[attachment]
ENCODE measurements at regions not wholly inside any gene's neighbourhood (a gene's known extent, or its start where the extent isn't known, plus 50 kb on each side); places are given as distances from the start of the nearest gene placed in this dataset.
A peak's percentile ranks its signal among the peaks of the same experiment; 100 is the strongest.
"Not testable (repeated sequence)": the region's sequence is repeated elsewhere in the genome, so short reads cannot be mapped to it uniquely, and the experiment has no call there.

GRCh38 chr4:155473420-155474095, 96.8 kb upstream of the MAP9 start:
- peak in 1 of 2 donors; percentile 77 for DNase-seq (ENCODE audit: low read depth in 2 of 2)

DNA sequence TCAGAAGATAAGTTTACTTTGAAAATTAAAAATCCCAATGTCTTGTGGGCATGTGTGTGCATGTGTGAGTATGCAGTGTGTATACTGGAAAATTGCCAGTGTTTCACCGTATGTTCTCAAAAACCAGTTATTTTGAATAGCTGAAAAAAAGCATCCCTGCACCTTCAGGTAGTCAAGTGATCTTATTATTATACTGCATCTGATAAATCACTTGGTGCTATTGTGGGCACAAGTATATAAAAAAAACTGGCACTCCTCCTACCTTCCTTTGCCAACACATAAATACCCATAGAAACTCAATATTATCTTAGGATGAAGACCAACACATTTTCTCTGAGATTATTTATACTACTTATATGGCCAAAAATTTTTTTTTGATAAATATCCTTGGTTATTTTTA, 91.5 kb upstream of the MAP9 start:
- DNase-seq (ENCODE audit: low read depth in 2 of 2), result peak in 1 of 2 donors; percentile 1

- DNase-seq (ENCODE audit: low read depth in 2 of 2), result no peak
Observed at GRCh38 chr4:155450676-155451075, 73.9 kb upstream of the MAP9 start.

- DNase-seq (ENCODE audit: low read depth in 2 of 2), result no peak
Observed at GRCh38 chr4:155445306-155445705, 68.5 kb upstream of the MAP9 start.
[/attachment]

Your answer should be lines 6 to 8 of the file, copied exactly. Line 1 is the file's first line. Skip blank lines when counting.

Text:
DNA sequence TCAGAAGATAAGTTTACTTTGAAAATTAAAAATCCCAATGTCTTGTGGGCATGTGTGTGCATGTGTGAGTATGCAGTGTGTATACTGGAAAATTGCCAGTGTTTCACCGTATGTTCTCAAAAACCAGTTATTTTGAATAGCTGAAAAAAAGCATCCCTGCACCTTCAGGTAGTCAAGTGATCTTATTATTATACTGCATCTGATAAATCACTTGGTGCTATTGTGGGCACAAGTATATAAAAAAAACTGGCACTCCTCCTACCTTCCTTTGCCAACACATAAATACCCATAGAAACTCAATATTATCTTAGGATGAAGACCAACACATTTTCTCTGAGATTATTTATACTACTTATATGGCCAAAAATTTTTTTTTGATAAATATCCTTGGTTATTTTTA, 91.5 kb upstream of the MAP9 start:
- DNase-seq (ENCODE audit: low read depth in 2 of 2), result peak in 1 of 2 donors; percentile 1

- DNase-seq (ENCODE audit: low read depth in 2 of 2), result no peak